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Vol. 22. Issue 4.
Pages 345-346 (July - August 2018)
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Vol. 22. Issue 4.
Pages 345-346 (July - August 2018)
Brief communication
DOI: 10.1016/j.bjid.2018.07.007
Open Access
Clostridium difficile contamination in retail meat products in Brazil
Renata N. Piresa,b, Cassia F.B. Caurioa,b, Gabriele Z. Saldanhac, Andreza F. Martinsc, Alessandro C. Pasqualottoa,b,
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Corresponding author.
a Santa Casa de Misericórdia de Porto Alegre, Porto Alegre, RS, Brazil
b Universidade Federal de Ciências da Saúde de Porto Alegre, Porto Alegre, RS, Brazil
c Universidade Federal do Rio Grande do Sul, Porto Alegre, RS, Brazil
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Clostridium difficile is an important cause of diarrhoea, particularly in patients receiving antibiotic therapy. Recent studies have shown that a substantial proportion of C. difficile infections are acquired in the community, as a zoonotic disease. Brazil is a large exporter of meat and so far no study has evaluated meat contamination with C. difficile spores.


Here we analysed 80 retail meat products purchased from local supermarkets in a Brazilian metropolis (Porto Alegre, Southern Brazil). Samples from these products were grown in anaerobic conditions, and tested with a real time polymerase chain reaction test.


Contamination with C. difficile spores was not found in the study. Bacteria isolated from meat included Streptococcus gallolyticus, Lactobacillus plantarum, Enterococcus gallinarum and Pediococcus acidilactici.


Close vigilance is required in order to guarantee the quality of Brazilian retail meat in the long term.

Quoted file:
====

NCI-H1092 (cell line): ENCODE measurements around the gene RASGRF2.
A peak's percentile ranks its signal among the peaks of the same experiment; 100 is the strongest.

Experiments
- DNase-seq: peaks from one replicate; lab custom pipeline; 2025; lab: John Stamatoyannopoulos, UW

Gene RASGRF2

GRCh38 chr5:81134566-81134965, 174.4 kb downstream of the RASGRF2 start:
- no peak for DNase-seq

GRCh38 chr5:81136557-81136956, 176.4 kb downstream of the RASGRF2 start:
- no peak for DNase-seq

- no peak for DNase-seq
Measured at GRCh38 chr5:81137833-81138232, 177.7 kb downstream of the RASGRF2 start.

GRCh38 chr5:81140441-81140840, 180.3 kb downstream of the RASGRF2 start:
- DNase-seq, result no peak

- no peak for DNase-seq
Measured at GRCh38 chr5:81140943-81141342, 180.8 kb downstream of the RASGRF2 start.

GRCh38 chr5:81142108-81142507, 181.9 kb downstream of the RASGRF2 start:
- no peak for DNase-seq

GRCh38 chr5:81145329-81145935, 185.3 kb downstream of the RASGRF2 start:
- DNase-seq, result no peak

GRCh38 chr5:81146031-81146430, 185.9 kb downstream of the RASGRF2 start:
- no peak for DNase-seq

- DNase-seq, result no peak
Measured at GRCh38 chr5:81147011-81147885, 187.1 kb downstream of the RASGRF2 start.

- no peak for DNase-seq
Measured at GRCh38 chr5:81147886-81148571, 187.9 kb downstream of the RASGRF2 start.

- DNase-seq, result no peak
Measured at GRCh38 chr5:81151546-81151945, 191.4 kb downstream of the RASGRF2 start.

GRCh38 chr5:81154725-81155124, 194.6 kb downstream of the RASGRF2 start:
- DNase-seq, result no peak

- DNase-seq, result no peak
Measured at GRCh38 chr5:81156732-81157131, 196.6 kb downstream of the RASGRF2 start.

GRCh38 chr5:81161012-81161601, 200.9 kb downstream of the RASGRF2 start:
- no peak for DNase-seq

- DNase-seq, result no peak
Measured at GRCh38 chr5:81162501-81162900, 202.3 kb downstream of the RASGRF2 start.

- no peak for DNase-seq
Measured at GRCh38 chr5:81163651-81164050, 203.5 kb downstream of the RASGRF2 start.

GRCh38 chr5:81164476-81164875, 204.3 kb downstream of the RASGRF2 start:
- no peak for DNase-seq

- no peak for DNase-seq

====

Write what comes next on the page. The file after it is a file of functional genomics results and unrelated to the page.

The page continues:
Clostridium difficile
Retail meat
Community-acquired infection
Food contamination
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Clostridium difficile is a spore-forming anaerobic intestinal pathogen and a major cause of hospital-acquired diarrhoea. The view of C. difficile infection (CDI) as a nosocomial infection transmitted only by symptomatic patients is changing, due an apparent increasing incidence of CDI in the community.1,2

There are reports of genetic overlap between toxigenic C. difficile strains isolated from animal and humans, suggesting that the transmission of the pathogen may occur as a zoonotic disease process. Reported prevalence ranges from 2% to 20% in different countries and meat categories. Brazil is the largest beef exporter in the world, with approximately US$ 500 million per month in global trade exports. The per capita meat consumption in Brazil is 95.9 kilograms per inhabitant/year, including consumption of poultry, pork, beef and veal.3 The Southern region of the country accounts for more than 70% of the total beef exported and has C. difficile as an emerging pathogen in hospitalized patients. Therefore, an evaluation of this potential reservoir is needed at short notice.

Here we aimed to estimate the frequency of contamination with C. difficile in different types of retail meats ready for consumption in a large metropolis in Southern Brazil.

To assess C. difficile contamination in retail meat products, ready-for-consumption packed meat was purchased in four large markets in Porto Alegre, Brazil, in May 2017. Beef, pork, chicken, and hamburger products were analyzed, totalling 80 meat samples. These meats were purchased in local super markets and random samples were obtained from several points of each of the meat samples. Meat products were stored in a refrigerated thermal box and processed on the same day of purchase at the Molecular Biology Laboratory of Santa Casa de Misericordia de Porto Alegre.